Saturday, September 11, 2010

Judaic Art -Where's the Connection?

Custom Torah Pointer (yod)
Tomorrow I will get together with 7 other "Judaica artists."  I know two of them-noted photographer Bill Aron, and Rhonda Kap, a metalsmith, not unlike myself. The three of us used to display and sell at the wonderful Temple Isaiah Festival of Jewish Artists, in Los Angeles. It was an annual ritual for us, every November each year. It was one of the first  high quality shows of Jewish art, and a model for others to aspire to, around the country. Artists were juried into the show, and came from many countries. That festival was a gift to the Jewish community of Los Angeles for 25 years. I was privileged to be there for about 23 of those years, and when it ended, I felt a void in my November.

So what is Jewish Art? Is it art created only by Jewish artists? Or can anyone create Jewish art, as long as it contains some Jewish symbolism or conveys a story relevant to the Jewish experience? Perhaps it is art that is principally enjoyed and understood by Jewish people. Probably it is some combination of all, with a few other definitions thrown in as well. Some of it is functional and is used for ritual purposes.Some is purely decorative, and some is abstract and emotive.  I think that those of us who create this art, and those of us who appreciate it and perhaps collect it, feel that we know it when we see it!!

So, tomorrow is the artists' reception for the Judaic Art Exhibit at the Finegood Art Gallery, at the Jewish Community Center, in West Hills, a distant suburb of Los Angeles. Los Angeles has one of the largest Jewish populations in the world. We are now in the time period right between Rosh Hashanah and Yom Kippur, real heavyweights on the Jewish calendar. Jews are really feeling Jewish now, even if they feel less so during the rest of the year. Will they turn out in droves for this exhibit? I hope so. Hundreds of years ago, patrons supported their favorite artists. The artist held a position of respect in the community, and did not have to worry about selling his (mostly) creations. Patrons made it possible for the artists to continue working just as artists, while being able to support their families. Were the artists constrained in their artistic styles? Did they have artistic freedom over what they created?  I'm not sure, but it's fun to fantasize about having a patron who will pay for all materials plus a generous salary so we can work as we desire without a care!!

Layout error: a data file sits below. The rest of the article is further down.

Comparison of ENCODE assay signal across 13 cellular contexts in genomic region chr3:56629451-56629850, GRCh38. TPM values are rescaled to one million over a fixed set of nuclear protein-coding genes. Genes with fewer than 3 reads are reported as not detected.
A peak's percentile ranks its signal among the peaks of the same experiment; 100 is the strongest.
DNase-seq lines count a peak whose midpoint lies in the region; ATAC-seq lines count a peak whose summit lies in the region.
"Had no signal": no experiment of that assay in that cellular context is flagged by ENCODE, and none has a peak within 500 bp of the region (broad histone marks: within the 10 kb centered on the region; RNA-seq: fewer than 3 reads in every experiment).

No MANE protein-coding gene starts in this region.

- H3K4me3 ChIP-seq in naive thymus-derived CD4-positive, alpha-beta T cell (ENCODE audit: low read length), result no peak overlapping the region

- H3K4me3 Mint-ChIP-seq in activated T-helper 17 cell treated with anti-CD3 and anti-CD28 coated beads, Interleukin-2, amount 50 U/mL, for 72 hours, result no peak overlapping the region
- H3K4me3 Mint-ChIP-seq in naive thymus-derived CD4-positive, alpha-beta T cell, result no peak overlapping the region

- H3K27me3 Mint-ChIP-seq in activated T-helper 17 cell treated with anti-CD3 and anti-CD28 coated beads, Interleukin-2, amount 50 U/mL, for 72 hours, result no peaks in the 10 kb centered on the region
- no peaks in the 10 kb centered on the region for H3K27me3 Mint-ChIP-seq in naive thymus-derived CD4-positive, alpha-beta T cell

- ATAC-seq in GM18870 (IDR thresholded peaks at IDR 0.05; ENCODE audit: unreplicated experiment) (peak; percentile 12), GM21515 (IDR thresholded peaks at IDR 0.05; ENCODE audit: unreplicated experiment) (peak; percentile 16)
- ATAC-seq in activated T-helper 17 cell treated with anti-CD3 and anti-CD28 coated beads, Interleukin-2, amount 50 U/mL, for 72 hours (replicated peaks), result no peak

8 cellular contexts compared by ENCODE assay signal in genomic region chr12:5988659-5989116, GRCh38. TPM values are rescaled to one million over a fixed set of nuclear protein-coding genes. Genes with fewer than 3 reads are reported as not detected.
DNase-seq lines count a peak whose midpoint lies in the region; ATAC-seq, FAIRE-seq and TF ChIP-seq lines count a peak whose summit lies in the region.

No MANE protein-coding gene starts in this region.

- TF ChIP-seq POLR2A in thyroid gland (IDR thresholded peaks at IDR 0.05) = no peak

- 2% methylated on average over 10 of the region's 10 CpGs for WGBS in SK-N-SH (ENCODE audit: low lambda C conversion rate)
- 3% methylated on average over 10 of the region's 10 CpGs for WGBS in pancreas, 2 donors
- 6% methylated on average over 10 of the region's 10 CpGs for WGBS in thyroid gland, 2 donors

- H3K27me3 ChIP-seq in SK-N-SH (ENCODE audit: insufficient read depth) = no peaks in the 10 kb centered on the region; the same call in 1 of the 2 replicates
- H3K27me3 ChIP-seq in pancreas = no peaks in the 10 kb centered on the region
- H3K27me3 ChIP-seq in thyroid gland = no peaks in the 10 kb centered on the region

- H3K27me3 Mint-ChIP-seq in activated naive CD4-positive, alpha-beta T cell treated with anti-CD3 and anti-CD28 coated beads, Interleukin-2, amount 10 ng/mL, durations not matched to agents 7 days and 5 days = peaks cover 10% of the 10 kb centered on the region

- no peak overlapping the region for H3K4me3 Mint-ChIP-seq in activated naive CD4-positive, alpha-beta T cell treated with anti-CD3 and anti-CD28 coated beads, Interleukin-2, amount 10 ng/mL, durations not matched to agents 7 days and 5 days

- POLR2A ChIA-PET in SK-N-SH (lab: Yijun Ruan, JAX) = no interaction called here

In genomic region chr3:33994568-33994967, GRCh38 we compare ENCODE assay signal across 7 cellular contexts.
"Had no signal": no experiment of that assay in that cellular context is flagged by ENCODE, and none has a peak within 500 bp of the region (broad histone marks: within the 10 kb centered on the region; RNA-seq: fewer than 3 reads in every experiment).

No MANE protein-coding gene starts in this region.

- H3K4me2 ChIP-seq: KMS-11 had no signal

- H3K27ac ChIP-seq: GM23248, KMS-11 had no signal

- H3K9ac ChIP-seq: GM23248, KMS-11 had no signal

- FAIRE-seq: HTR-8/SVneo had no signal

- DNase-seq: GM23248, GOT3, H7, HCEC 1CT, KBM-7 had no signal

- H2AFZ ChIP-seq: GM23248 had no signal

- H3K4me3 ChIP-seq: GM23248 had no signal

House of God Mezuzah

Seriously, I hope lots of people turn out for this reception tomorrow. I know the exhibit organizers have worked hard, and I also know that all visitors will be in for a real treat!


  1. Great post Miss Ruth. Hope the reception went well. Wish i could have been there.

  2. Thanks, Lora! It was a beautiful day!!